Tarantino only made his case worse when commenting in Moscow at the 7 August 2019 news conference for “Once Upon a Time…in Hollywood,” saying, “Bruce Lee was kind of an arrogant guy,.The way he was talking, I didn’t just make a lot of that up. I heard him say things like that to that effect. If people are saying, ‘Well he never said he could beat up Muhammad Ali.’ Well, yeah, he did. Alright? Not only did he say that, but his wife, Linda Lee, said that in her – the first biography I ever read was Linda Lee’s ‘Bruce Lee: The Man Only I Knew, ‘and she absolutely said it.”

Bruce Lee experts weighed in on Twitter, fact-checking Tarantino (The LA Times relays the opinion of Lee’s widow, Linda Lee Caldwell, via their daughter Shannon as “awful.” ). Matthew Polly, author of “Bruce Lee: A Life,” felt inspired to put out an 11-part tweet. According to Polly, Linda Lee was quoting a TV critic who wrote: “Those who watched him would bet on Lee to render Cassius Clay senseless if they were put in a room and told that anything goes.”

Polly was also critical of the rest of Tarantino’s explanation which included, “If Cliff and Bruce were fighting in the jungles of the Philippines in a hand-to-hand combat fight, Cliff would kill him.” Polly’s reply:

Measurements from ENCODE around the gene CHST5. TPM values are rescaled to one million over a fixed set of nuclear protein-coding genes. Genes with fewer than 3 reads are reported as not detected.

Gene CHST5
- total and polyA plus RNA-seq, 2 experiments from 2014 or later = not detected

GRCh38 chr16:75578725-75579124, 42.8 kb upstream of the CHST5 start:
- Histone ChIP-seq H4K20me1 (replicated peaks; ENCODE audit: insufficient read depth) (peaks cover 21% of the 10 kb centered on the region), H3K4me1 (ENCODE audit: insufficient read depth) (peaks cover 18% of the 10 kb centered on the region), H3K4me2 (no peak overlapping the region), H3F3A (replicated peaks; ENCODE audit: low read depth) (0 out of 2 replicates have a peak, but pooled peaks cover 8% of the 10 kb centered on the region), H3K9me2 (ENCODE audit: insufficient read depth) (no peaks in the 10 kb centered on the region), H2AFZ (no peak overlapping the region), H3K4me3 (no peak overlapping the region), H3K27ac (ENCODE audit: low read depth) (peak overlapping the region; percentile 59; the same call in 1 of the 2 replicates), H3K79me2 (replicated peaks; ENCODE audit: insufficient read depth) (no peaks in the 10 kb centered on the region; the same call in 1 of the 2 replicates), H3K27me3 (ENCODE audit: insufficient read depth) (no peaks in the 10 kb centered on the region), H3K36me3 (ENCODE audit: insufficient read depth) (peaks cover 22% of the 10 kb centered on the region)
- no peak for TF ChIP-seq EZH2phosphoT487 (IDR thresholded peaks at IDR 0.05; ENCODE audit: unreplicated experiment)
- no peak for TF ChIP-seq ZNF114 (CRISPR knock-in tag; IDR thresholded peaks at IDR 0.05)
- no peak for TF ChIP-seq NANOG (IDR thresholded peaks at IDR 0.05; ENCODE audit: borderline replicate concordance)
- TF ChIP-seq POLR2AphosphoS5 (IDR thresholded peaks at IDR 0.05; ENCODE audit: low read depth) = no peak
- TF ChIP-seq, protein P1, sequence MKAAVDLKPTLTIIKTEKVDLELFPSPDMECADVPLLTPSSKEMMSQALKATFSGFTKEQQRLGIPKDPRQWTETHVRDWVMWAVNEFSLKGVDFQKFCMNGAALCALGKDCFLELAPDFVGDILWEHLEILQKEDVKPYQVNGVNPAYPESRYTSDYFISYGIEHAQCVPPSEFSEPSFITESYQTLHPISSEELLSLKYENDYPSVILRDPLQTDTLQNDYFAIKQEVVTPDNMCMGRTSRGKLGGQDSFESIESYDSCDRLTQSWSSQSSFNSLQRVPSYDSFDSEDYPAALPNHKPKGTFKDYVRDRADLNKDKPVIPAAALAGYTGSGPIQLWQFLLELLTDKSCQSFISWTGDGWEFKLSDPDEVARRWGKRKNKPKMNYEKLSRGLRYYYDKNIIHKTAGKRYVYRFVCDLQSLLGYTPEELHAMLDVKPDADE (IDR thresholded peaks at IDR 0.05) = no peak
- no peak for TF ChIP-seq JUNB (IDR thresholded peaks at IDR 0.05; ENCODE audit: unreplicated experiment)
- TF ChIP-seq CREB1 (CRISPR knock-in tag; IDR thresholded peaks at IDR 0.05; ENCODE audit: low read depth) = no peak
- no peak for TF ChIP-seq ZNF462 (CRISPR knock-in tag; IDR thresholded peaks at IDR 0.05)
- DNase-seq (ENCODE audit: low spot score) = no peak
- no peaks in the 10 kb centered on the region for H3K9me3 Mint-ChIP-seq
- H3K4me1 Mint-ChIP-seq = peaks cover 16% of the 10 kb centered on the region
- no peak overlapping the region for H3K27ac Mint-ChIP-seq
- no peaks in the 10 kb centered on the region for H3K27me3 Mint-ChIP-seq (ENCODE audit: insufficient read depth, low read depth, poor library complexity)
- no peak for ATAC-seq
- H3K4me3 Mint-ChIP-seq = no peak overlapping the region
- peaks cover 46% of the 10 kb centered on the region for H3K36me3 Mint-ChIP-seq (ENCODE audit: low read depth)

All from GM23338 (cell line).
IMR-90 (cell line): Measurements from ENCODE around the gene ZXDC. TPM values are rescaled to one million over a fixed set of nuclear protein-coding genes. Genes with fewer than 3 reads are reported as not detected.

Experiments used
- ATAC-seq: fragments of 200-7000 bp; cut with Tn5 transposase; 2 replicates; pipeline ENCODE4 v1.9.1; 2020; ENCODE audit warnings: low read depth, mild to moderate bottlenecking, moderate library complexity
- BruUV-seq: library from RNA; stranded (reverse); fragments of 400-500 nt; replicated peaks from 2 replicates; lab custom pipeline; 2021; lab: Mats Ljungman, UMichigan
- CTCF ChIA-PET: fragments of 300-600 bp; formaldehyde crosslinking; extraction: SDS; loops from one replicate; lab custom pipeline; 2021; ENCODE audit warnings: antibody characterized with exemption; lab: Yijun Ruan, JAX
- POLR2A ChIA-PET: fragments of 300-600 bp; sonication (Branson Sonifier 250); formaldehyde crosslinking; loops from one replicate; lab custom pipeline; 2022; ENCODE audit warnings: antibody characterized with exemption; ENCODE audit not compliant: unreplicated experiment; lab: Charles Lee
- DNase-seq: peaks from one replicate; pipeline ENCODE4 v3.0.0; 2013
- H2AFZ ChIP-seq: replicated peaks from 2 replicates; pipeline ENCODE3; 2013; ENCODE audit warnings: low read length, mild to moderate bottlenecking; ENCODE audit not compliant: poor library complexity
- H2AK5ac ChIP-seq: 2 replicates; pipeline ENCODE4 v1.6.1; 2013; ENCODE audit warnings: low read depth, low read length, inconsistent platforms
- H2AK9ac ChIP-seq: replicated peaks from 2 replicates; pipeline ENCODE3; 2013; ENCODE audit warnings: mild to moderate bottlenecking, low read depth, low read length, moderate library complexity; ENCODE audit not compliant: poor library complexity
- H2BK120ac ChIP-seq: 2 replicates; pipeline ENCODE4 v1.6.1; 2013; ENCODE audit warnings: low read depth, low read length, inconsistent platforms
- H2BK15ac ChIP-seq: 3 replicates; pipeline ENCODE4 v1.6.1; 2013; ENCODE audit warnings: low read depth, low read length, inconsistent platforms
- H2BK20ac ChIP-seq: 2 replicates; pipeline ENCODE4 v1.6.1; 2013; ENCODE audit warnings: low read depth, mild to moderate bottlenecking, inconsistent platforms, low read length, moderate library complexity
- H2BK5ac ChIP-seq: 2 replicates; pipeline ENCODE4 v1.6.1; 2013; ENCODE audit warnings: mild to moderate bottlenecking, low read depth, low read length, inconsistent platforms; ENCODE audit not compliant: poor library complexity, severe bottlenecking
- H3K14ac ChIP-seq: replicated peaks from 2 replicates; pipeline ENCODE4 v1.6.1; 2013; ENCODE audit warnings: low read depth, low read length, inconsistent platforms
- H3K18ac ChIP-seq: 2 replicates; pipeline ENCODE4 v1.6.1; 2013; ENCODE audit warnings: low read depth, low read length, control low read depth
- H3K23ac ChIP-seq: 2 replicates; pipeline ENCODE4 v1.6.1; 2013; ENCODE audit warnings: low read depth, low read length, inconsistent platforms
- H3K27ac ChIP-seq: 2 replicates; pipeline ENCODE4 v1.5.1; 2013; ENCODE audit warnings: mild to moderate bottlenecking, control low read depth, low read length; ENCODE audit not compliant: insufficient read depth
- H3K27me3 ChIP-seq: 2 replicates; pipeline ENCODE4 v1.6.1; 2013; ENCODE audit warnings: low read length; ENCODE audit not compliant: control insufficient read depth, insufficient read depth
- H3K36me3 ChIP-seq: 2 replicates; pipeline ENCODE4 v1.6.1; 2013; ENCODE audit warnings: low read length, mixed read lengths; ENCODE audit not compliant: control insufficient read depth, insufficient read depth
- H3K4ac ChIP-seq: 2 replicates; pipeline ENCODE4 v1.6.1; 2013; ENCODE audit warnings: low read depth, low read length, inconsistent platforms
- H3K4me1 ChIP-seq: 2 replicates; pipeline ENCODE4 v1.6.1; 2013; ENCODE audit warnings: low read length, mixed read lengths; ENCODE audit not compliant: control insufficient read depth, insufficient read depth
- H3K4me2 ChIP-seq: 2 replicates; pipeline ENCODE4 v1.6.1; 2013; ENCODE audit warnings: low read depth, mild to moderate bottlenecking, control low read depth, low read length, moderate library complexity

WRONG: First, they were fighting on a Hollywood backlot, not an Asian jungle. Second, it takes years of relentless training to master unarmed combat. Soldiers are rarely experts, because it forms only a small portion of their training.

Maybe fictional Cliff could beat up Bruce Lee—he wasn’t invincible—but not because 20 years earlier he shot a bunch of Japanese soldiers.

Ben Pearson writing for Slashfilm.com, writes about Lee and Muhammad Ali for whom Lee had nothing but respect. Variety articles also disputed Tarantino’s depiction, quoting Lee’s protégé and training partner Dan Inosanto: “Bruce Lee would have never said anything derogatory about Muhammad Ali because he worshiped the ground Muhammad Ali walked on.”

Admiration is supposed to be “a feeling of respect and approval,” but if you can’t admire a person or a culture and find a place for them as an  equal, a hero or lead character, that’s not really respect at all.  Tarantino had the opportunity to right a wrong that was the yellow face in “Kung Fu,” but chose instead to perpetuate it in “Kill Bill” with the same actor, casting a shadow over his original intent in “Once Upon a Time…in Hollywood,” and even the way he, following Pitt’s advice, eventually decided to portray Bruce Lee.

[Edited to add comments by Tarantino and Matthew Polly, 14 August 2019]